Justifying Judson

Out of a Corner of the Sixties: One day colloquium with Deborah Hay and Yvonne Rainer (Founder members of the Judson Church Group)

by Katie Phillips

Greenwich Dance Agency - 26/07/03


The Judson Memorial Church, New York, was home to a series of creative movement workshops in the 1960s-70s. The loose collective of choreographers that made up this group defined post-modern dance as we know it in an artistic movement that echoed/paralleled the philosophies of John Cage and Andy Warhol. The result was a radical rejection of traditional classical ballet restraints as well as the stringent poignancy of Grahamesque American Modern Dance.

Yvonne Rainer’s opening lecture suggests that the focus for the Judsonites was on the intellectual process of creating a dance – exploring collaboration, minimalism, pedestrian gesture, the dissolution of boundaries between art forms and the concept of ‘process rather than product’. Art and life became intertwined and musicians, dancers, visual artists, architects, film makers – trained and untrained, all joined together to create. The prevalent lack of sexual, political and social democracy in the ’60 and ‘70s was also seen in the non- democratising of art, which led to a kind of artistic anarchy. It was a time when painters made dances, dancers made music, or ‘sound’ and musicians sat in silence (Cage’s 4’32”). Dancers began to walk and run, or simply do nothing – a specific relationship with the space was all that mattered.

Rainer’s slide show opens on ‘Man walking down side of building’ (1967) and we are given a humorous account of the history/creation of the picture. We are told about the progression towards movement as activity, the force and natural intention of gravity, and that movement in collaboration with place constitutes choreography. The slide show moves on so that ‘dance’ becomes ‘movement in a space’, and a performance becomes ‘An evening of dance constructions’ – simply that and nothing else. ‘People walking on wall’ is a display of people harnessed, walking on the wall, bodies parallel with the floor. Stillness is set to grandiose orchestral/choral scores. We are informed that the audience hissed, booed, read their papers and generally went, as Rainer comically puts it, “bananas”. The Judson clique on the other hand, found this minimal pedestrianism full of “austerity and rigour”.

Colloquium attendees (even the old school) laugh at the wry commentary detailing the ridiculousness of the movement. Yet, the theory is a highly intellectual process, complex and justified, which certainly stands tall in the history books. However, my question is how all this relates to present reality. Although at the time this artistic anarchy captured a lot of free thinking creative pioneers yearning for something more in the spirit of the age, did it really work? Rainer tells us of the people that walked out of the performances, as people walk out of the lecture. She describes the artistic epoch of the 70’s as an ‘historical curiosity’. She says herself that she finds it hard to defend – “You had to be there I guess”.

In the ‘After Judson’ section of the day, Deborah Hay gives us a reading from her score for ‘Beauty’. It consists of a series of elaborately detailed and embellished analytical questions for dancers. Rainer then gives a commentary of Hay’s elucidations, and issues relating to performance with no audience, the mysteriousness of presence, dancers’ exactitude and an awareness of boundaries/limitations are raised.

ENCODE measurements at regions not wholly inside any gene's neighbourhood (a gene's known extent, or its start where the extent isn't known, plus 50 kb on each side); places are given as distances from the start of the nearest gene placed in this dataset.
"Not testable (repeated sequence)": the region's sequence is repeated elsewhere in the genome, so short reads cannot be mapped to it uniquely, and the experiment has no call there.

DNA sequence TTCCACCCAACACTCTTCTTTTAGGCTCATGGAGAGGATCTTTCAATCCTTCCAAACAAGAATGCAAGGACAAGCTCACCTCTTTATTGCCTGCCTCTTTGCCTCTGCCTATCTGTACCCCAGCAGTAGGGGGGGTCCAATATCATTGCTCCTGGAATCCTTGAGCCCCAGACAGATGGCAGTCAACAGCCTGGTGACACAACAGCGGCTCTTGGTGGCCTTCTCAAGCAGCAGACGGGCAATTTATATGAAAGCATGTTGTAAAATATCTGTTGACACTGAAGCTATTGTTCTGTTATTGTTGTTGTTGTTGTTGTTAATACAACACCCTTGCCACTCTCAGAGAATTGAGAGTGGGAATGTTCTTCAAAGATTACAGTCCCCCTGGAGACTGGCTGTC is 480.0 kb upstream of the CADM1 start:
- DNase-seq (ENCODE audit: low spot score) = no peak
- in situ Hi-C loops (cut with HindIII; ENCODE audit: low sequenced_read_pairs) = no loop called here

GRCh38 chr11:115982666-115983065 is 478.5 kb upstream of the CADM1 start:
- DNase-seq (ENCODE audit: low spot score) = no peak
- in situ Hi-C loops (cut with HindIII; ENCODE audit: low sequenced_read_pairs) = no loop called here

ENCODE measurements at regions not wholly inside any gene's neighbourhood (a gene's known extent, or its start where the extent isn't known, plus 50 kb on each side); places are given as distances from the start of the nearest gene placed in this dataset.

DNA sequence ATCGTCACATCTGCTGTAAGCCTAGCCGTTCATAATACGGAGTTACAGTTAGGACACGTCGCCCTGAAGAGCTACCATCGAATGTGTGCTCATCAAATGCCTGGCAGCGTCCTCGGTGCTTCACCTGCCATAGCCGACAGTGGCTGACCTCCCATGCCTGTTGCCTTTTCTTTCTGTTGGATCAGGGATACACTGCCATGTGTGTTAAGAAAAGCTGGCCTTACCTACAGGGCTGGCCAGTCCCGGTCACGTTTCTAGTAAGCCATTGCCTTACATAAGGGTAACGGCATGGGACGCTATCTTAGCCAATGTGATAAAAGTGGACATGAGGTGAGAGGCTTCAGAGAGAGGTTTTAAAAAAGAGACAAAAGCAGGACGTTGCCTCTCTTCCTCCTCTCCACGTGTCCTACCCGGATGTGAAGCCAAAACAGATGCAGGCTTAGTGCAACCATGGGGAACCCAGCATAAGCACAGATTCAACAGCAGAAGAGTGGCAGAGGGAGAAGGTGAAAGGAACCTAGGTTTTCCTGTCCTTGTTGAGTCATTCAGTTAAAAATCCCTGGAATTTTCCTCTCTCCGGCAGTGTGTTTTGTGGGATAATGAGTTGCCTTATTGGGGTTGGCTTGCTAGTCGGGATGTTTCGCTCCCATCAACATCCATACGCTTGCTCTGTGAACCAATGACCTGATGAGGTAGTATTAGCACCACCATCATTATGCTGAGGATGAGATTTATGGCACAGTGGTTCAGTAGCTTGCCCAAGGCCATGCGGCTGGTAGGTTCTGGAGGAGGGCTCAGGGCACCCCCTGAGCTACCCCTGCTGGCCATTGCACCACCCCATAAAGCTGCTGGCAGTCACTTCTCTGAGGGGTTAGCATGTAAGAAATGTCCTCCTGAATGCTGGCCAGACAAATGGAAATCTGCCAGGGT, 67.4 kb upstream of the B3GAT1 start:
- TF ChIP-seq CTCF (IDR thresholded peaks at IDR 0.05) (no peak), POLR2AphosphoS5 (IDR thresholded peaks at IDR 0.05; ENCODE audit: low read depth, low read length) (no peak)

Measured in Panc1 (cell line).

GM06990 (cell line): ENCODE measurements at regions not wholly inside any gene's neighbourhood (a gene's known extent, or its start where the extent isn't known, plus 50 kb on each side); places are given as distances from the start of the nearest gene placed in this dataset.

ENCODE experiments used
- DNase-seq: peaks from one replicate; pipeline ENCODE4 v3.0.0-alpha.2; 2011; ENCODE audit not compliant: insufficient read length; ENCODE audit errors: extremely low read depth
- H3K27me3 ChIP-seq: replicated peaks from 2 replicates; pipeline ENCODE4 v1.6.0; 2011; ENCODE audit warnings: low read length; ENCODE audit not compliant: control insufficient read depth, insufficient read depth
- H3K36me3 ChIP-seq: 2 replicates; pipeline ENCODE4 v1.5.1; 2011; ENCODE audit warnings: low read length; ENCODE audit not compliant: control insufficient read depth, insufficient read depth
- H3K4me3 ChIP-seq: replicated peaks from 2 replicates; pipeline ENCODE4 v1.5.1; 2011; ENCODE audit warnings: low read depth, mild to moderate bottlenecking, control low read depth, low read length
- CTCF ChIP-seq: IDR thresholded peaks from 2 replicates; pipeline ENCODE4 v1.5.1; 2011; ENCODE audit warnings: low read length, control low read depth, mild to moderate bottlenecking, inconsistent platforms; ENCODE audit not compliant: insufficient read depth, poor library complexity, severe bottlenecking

The fact that an analysis is analysed and later, that we can talk for two hours about a five minute dance sums up the Judson ethos: The Judsonites are artistic philosophers as opposed to practitioners. The predominant focus is on choreographic justification and movement context rather than the movement itself; less about aesthetic movement concepts than the artistic politics of the time. They’ve been walking the walk, and talking the talk (literally) ever since. And that was 40 years ago. Rainer states bluntly that she doesn’t follow dance these days, and the only reason she’s still lecturing about and teaching ‘Trio A’ (1978), is that she’s invited to and people pay her – she doesn’t seem to know (or care) what people get out of it these days.

Rainer seems tired of having to answer questions from the not so elite – perhaps it’s the jet lag, perhaps it’s shock at having to justify herself to a modern audience. She rebuffs dance practice incorporating performers, spectators, audience, embellishment, eccentricity and virtuosity – in the process, the Judson justification seems to become more and more arbitrary. Lots of unanswered questions are left hanging in her “But yeah…’s”. She gives such simple answers to some questions and yet seems utterly horrified by other choices that seem just as random, perhaps reflecting the Judson paradox that (in her words) “nothing is important” and “everything is neutral” at the same time that “anything goes” and “result is boring”.

A retro version of the Judson era can be seen in choreography today, especially in the current trend for minimalism, humour, chaos and eclecticism. Only now this is not so much analysed as criticised. Today the trend is to shock, provoke and disturb – to activate the brain in a different, more extrovert way, as opposed to the introvert, albeit thoroughly intellectual navel gazing of the Judsonites. “Experiments with weight, flow and continuity” would not stand without motivation. To the Judsonites, this may seem an utterly Grahamesque statement. Perhaps it suggests that today’s choreographic justification is the result of a combination of the rebel and the establishment; the intolerable and the acceptable.

Edited by Stuart Sweeney

Please join the discussion in our forum.


Submit press releases to press@criticaldance.com

For information, corrections and questions, please contact admin@criticaldance.com